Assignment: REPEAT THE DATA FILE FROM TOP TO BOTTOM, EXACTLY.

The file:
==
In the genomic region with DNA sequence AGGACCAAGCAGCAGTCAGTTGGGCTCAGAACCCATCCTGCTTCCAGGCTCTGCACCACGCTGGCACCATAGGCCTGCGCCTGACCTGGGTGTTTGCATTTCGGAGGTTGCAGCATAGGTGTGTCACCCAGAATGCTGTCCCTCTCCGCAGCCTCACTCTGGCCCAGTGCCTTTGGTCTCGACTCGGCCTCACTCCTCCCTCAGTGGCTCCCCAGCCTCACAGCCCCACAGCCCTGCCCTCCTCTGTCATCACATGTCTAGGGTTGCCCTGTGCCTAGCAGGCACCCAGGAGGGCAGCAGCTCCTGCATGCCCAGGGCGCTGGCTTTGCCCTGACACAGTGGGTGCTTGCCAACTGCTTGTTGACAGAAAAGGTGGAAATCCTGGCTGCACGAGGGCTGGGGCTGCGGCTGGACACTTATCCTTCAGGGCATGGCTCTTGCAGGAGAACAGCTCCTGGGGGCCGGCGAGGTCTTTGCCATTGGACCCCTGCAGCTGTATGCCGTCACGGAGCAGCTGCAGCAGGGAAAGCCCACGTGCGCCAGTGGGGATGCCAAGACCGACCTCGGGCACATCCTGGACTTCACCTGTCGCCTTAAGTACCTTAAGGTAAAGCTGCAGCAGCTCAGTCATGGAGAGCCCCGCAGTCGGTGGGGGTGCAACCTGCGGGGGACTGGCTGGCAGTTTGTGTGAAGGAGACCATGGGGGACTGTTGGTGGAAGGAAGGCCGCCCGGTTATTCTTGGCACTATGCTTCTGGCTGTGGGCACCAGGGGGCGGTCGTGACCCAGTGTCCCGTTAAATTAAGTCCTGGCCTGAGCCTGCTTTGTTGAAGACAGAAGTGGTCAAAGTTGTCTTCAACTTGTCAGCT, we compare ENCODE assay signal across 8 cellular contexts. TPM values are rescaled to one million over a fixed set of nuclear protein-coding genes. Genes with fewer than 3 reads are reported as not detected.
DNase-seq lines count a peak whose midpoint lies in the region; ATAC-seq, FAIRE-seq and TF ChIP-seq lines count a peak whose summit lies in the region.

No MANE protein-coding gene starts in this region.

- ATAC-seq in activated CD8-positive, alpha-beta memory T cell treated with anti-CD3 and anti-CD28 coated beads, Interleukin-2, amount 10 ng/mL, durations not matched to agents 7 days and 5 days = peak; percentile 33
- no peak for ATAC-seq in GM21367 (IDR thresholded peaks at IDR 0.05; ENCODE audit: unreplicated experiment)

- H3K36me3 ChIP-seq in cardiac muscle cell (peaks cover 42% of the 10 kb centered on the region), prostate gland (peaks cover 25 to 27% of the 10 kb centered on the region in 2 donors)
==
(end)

In the genomic region with DNA sequence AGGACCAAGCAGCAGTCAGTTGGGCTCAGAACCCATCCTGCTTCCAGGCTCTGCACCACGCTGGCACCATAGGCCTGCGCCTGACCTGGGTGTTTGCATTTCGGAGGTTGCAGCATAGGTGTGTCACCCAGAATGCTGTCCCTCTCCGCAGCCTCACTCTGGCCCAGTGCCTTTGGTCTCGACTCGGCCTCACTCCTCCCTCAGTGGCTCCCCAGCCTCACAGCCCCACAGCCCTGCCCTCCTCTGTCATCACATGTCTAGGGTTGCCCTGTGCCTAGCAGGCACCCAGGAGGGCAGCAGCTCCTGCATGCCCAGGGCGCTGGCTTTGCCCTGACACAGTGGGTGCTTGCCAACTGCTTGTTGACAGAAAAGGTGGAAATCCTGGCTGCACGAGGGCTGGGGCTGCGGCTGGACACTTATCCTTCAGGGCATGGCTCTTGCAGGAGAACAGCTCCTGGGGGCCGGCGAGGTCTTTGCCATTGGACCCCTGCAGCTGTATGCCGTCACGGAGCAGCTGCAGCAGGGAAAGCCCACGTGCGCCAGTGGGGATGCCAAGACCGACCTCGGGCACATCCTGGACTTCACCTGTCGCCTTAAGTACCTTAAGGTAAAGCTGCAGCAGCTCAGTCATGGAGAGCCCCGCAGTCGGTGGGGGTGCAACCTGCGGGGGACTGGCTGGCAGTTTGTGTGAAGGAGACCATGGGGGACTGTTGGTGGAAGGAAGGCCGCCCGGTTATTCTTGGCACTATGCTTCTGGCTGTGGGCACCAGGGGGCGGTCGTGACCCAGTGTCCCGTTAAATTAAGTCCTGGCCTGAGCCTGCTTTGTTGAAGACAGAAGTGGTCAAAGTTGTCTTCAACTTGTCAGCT, we compare ENCODE assay signal across 8 cellular contexts. TPM values are rescaled to one million over a fixed set of nuclear protein-coding genes. Genes with fewer than 3 reads are reported as not detected.
DNase-seq lines count a peak whose midpoint lies in the region; ATAC-seq, FAIRE-seq and TF ChIP-seq lines count a peak whose summit lies in the region.

No MANE protein-coding gene starts in this region.

- ATAC-seq in activated CD8-positive, alpha-beta memory T cell treated with anti-CD3 and anti-CD28 coated beads, Interleukin-2, amount 10 ng/mL, durations not matched to agents 7 days and 5 days = peak; percentile 33
- no peak for ATAC-seq in GM21367 (IDR thresholded peaks at IDR 0.05; ENCODE audit: unreplicated experiment)

- H3K36me3 ChIP-seq in cardiac muscle cell (peaks cover 42% of the 10 kb centered on the region), prostate gland (peaks cover 25 to 27% of the 10 kb centered on the region in 2 donors)